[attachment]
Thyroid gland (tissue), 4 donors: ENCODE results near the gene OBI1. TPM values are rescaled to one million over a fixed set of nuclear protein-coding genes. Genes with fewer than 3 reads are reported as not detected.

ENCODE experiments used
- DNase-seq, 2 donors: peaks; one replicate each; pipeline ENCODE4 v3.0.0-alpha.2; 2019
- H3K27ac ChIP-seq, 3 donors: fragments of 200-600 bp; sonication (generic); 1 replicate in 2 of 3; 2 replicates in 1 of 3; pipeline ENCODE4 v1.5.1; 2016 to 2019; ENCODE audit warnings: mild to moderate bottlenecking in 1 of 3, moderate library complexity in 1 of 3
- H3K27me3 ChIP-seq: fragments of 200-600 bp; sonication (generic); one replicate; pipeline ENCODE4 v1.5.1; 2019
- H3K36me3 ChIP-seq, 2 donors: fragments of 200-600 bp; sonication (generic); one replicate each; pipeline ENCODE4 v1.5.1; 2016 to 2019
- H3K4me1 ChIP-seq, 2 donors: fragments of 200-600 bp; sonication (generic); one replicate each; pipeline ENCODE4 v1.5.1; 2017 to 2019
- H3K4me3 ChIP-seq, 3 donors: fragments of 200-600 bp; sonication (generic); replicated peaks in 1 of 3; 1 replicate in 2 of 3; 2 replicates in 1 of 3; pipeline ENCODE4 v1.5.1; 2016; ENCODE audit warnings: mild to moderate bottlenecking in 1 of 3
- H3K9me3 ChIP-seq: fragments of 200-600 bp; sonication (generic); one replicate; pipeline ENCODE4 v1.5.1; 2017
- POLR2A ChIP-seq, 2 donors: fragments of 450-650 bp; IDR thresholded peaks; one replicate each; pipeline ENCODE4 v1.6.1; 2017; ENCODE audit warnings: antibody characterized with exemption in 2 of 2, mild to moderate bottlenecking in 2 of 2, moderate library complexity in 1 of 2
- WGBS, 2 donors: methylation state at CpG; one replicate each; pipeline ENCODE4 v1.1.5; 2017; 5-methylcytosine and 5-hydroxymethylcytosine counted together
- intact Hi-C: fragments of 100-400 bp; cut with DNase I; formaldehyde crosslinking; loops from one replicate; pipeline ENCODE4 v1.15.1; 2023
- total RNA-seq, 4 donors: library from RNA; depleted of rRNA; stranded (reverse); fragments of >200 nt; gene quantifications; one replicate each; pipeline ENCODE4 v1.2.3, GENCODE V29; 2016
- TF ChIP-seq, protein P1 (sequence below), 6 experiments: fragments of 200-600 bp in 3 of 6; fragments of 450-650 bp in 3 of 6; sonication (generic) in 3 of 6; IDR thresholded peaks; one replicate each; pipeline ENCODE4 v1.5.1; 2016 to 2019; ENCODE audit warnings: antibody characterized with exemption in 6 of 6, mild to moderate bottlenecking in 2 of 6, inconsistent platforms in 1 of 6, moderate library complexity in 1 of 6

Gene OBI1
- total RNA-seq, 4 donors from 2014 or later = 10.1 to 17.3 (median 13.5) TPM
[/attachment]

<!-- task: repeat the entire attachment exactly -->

Thyroid gland (tissue), 4 donors: ENCODE results near the gene OBI1. TPM values are rescaled to one million over a fixed set of nuclear protein-coding genes. Genes with fewer than 3 reads are reported as not detected.

ENCODE experiments used
- DNase-seq, 2 donors: peaks; one replicate each; pipeline ENCODE4 v3.0.0-alpha.2; 2019
- H3K27ac ChIP-seq, 3 donors: fragments of 200-600 bp; sonication (generic); 1 replicate in 2 of 3; 2 replicates in 1 of 3; pipeline ENCODE4 v1.5.1; 2016 to 2019; ENCODE audit warnings: mild to moderate bottlenecking in 1 of 3, moderate library complexity in 1 of 3
- H3K27me3 ChIP-seq: fragments of 200-600 bp; sonication (generic); one replicate; pipeline ENCODE4 v1.5.1; 2019
- H3K36me3 ChIP-seq, 2 donors: fragments of 200-600 bp; sonication (generic); one replicate each; pipeline ENCODE4 v1.5.1; 2016 to 2019
- H3K4me1 ChIP-seq, 2 donors: fragments of 200-600 bp; sonication (generic); one replicate each; pipeline ENCODE4 v1.5.1; 2017 to 2019
- H3K4me3 ChIP-seq, 3 donors: fragments of 200-600 bp; sonication (generic); replicated peaks in 1 of 3; 1 replicate in 2 of 3; 2 replicates in 1 of 3; pipeline ENCODE4 v1.5.1; 2016; ENCODE audit warnings: mild to moderate bottlenecking in 1 of 3
- H3K9me3 ChIP-seq: fragments of 200-600 bp; sonication (generic); one replicate; pipeline ENCODE4 v1.5.1; 2017
- POLR2A ChIP-seq, 2 donors: fragments of 450-650 bp; IDR thresholded peaks; one replicate each; pipeline ENCODE4 v1.6.1; 2017; ENCODE audit warnings: antibody characterized with exemption in 2 of 2, mild to moderate bottlenecking in 2 of 2, moderate library complexity in 1 of 2
- WGBS, 2 donors: methylation state at CpG; one replicate each; pipeline ENCODE4 v1.1.5; 2017; 5-methylcytosine and 5-hydroxymethylcytosine counted together
- intact Hi-C: fragments of 100-400 bp; cut with DNase I; formaldehyde crosslinking; loops from one replicate; pipeline ENCODE4 v1.15.1; 2023
- total RNA-seq, 4 donors: library from RNA; depleted of rRNA; stranded (reverse); fragments of >200 nt; gene quantifications; one replicate each; pipeline ENCODE4 v1.2.3, GENCODE V29; 2016
- TF ChIP-seq, protein P1 (sequence below), 6 experiments: fragments of 200-600 bp in 3 of 6; fragments of 450-650 bp in 3 of 6; sonication (generic) in 3 of 6; IDR thresholded peaks; one replicate each; pipeline ENCODE4 v1.5.1; 2016 to 2019; ENCODE audit warnings: antibody characterized with exemption in 6 of 6, mild to moderate bottlenecking in 2 of 6, inconsistent platforms in 1 of 6, moderate library complexity in 1 of 6

Gene OBI1
- total RNA-seq, 4 donors from 2014 or later = 10.1 to 17.3 (median 13.5) TPM